Thursday, September 6, 2007

NASCAR says AT&T was well aware of logo policy

One of the things I find the most interesting in this article is in the last 2 paragraphs.

Sprint is claiming that AT&T is diluting the facts because there is still a Cingular store only miles from the court in Atlanta.

Well, he is how a merger (or whatever) kind of works. I know a little about this re-branding because I was an employee of CenturyTel Wireless here in Michigan and we were bought out by Alltel. I am now an Alltel employee. Well, Alltel spent a lot of money with "re-branding" CenturyTel to Alltel. The commercials came first and lasted for quite a while. The nearest retail store to me at that time (I was a field technician) was in a relatively small town. I think it took along time for that store to get "retro-fitted" and start sporting the Alltel name and logo's. But, the point is that when your re-branding, you are phasing out the old name and not just changing it over night. This is so that the majority of the customers now whats going on.

I can not swear to this, but I thought I read somewhere that AT&T's re-branding was going to take into January of 2008 (3 or 4 months from now). So big suprise that there are still some Cingular stores out there.


NASCAR and Sprint have responded to AT&T's second request for an injunction to allow the AT&T logos on the No. 31 Richard Childress Racing car in Nextel Cup competition.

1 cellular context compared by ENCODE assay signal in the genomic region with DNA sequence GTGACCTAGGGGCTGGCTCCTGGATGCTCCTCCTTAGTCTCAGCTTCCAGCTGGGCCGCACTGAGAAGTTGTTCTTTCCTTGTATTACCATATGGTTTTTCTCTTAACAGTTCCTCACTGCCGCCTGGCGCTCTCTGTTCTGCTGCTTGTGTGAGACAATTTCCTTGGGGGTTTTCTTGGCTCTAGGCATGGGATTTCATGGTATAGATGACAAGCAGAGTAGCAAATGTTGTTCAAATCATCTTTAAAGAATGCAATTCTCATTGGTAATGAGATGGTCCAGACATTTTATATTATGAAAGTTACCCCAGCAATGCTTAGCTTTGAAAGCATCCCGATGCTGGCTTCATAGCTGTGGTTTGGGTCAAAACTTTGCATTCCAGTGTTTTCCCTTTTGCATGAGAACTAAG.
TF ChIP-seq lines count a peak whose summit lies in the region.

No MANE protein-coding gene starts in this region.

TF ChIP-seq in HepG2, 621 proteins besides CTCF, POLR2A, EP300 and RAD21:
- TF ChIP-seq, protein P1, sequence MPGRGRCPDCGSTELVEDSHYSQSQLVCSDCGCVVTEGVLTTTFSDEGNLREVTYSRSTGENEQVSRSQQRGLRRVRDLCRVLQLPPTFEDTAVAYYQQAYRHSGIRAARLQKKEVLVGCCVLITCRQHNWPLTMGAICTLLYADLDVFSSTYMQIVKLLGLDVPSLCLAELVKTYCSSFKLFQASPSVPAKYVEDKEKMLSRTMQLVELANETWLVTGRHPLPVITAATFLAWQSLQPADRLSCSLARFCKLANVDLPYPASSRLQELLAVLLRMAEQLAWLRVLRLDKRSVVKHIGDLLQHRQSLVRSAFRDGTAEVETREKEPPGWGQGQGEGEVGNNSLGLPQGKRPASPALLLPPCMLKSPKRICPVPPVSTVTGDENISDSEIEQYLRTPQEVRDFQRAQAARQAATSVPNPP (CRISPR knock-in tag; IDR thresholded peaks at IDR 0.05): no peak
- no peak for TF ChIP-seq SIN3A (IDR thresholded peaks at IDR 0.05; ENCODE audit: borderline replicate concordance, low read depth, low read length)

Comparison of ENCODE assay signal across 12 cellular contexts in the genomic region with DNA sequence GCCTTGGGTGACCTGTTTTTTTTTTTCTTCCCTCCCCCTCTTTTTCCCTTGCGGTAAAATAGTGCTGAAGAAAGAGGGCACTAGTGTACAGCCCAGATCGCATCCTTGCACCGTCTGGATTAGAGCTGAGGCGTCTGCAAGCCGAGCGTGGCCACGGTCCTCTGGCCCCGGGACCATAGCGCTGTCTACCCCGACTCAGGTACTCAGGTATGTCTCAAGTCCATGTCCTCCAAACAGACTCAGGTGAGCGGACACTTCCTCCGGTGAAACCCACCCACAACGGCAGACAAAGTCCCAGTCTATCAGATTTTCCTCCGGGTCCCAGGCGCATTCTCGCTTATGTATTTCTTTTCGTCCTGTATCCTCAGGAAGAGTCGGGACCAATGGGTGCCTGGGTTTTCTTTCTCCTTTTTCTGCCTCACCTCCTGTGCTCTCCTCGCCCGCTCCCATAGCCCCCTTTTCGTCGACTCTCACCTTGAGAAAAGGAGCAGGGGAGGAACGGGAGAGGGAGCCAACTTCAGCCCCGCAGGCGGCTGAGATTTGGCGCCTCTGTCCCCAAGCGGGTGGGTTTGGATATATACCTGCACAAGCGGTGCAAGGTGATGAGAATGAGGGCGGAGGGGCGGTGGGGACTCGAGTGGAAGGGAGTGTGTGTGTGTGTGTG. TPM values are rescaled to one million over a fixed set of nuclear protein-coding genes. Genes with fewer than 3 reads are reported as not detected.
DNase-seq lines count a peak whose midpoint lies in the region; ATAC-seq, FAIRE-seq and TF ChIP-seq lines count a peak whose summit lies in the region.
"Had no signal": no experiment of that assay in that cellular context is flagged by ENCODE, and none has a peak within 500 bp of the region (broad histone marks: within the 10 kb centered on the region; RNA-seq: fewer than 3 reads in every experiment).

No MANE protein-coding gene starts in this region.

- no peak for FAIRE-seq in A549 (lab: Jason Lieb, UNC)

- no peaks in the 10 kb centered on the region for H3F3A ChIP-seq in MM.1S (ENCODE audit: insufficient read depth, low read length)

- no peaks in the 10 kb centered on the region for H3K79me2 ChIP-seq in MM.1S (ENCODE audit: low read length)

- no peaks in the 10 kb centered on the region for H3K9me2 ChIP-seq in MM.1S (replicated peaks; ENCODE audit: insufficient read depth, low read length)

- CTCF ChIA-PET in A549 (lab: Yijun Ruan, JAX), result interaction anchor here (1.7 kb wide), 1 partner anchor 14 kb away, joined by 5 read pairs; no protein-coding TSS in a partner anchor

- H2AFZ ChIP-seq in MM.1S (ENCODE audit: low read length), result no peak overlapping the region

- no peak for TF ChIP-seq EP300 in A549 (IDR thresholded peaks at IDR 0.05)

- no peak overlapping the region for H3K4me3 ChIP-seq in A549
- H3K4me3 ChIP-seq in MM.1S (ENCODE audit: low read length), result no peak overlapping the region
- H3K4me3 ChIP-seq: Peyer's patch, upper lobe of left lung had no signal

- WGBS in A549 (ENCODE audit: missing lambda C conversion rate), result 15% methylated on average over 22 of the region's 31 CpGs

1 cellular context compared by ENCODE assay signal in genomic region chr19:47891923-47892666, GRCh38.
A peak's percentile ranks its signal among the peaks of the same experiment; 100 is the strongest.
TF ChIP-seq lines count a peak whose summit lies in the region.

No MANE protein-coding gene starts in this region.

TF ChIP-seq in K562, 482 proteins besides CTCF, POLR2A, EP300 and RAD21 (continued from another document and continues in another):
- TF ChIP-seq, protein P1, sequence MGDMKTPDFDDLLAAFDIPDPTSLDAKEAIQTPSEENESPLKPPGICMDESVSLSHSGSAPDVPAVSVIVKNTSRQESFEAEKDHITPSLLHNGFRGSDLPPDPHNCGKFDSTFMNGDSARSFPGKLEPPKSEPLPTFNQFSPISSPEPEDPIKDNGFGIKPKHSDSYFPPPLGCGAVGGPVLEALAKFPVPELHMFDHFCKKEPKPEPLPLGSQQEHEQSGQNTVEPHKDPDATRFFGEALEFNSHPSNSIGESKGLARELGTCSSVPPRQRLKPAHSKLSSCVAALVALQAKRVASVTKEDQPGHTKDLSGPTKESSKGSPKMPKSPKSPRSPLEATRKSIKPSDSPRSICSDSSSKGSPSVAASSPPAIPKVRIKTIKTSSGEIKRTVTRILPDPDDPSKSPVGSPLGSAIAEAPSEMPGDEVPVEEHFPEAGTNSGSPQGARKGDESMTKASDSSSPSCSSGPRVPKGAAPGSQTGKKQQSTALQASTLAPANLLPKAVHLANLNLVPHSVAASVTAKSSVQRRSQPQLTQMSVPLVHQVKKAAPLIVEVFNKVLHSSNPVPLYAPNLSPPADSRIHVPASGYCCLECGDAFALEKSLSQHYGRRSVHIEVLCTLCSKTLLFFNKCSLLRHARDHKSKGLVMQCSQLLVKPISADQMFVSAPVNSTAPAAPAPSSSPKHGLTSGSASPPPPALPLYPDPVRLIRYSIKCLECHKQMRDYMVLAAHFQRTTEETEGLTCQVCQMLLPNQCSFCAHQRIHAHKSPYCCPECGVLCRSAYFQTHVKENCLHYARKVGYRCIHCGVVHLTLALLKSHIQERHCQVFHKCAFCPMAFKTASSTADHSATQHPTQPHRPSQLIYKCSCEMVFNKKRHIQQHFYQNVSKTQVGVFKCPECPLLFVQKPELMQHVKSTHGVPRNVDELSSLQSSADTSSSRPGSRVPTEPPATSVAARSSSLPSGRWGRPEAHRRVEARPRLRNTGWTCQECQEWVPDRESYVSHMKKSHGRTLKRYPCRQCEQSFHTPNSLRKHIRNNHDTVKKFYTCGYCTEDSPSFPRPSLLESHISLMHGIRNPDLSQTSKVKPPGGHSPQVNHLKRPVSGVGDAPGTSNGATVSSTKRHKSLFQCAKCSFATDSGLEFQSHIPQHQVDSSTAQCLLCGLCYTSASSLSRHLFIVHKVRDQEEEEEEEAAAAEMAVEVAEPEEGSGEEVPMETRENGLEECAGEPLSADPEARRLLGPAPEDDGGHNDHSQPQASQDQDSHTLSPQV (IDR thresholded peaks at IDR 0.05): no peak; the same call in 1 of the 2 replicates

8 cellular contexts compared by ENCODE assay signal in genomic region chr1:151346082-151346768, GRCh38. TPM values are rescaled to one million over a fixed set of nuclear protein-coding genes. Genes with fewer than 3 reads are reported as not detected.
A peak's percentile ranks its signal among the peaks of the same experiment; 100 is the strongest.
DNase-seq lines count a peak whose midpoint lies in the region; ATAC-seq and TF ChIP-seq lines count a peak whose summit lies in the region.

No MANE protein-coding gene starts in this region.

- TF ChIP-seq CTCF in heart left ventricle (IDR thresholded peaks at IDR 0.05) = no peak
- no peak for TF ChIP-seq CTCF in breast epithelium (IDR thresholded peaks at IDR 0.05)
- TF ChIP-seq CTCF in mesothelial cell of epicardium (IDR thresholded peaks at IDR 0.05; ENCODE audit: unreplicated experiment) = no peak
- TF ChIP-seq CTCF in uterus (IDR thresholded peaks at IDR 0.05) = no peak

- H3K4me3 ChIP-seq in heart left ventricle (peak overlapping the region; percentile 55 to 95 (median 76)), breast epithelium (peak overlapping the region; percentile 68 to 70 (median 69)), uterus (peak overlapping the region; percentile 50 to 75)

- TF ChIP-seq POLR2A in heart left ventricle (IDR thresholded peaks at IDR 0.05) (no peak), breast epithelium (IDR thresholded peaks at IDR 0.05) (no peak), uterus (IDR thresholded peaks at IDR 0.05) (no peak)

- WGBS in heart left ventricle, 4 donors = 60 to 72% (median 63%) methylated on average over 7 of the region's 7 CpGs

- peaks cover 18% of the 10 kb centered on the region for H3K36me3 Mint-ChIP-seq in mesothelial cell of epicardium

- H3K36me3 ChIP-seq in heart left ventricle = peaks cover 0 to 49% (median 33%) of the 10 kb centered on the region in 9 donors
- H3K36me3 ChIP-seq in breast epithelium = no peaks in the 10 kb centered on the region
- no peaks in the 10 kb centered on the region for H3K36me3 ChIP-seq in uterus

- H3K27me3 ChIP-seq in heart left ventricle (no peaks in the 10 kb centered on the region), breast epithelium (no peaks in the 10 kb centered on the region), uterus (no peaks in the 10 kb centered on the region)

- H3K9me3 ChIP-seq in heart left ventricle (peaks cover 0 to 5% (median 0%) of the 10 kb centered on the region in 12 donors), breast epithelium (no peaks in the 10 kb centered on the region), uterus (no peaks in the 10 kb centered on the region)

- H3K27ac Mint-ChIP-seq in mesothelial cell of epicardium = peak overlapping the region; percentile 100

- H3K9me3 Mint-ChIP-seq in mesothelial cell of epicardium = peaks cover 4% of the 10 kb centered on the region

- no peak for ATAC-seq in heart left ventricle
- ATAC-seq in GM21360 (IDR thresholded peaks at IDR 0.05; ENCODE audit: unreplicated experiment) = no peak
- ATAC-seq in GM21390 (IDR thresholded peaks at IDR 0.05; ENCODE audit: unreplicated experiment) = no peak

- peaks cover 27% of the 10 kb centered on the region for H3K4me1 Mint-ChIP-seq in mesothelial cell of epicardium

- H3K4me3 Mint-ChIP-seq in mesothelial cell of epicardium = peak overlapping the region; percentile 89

AT&T, which was involved in a merger with former team sponsor Cingular in December 2006, has asked for an injunction under the theory that it had reason to believe it could change the logos on the car and is suffering an injustice because NASCAR won't allow it to happen.

A hearing is scheduled for Sept. 18 in U.S. District Court in Atlanta.

AT&T banks its case on a June 2003 meeting where Cingular and NASCAR executives met to discuss the Cingular sponsorship with the Nextel becoming the series sponsor in 2004. In it, AT&T says that it was not conveyed that the brand could not change if there was a merger.

NASCAR says anything conveyed at that meeting is not binding because the parties agreed in writing prior to the meeting that anything discussed would need to be confirmed in writing.

The sanctioning body also restates that it consistently informed Cingular that it could not put logos of parent companies or products on the car without the Cingular marks.
"The undisputed evidence, from documents and testimony, confirms that NASCAR consistently thereafter [that meeting] communicated to Cingular and RCR that NASCAR would not permit the use of any other telecommunications brand on car No. 31," NASCAR states in its filing.

AT&T originally won an injunction May 18 under a breach-of-contract claim, but it was overturned Aug. 13 by the U.S. 11th Circuit Court of Appeals.

For the last two races, there have been no logos on the Jeff Burton car or on the team uniforms. According to NASCAR, that could be costing RCR $100,000 in sponsorship money, although an AT&T spokesman has said that the company is still paying for the races where the car does not have logos.

Sprint's filing reiterates many of NASCAR's arguments and also states that AT&T's claims are diluted by the fact that there are still some Cingular stores that have not transitioned to AT&T.

It noted that one of those stores is located "only miles from this court" in Atlanta.

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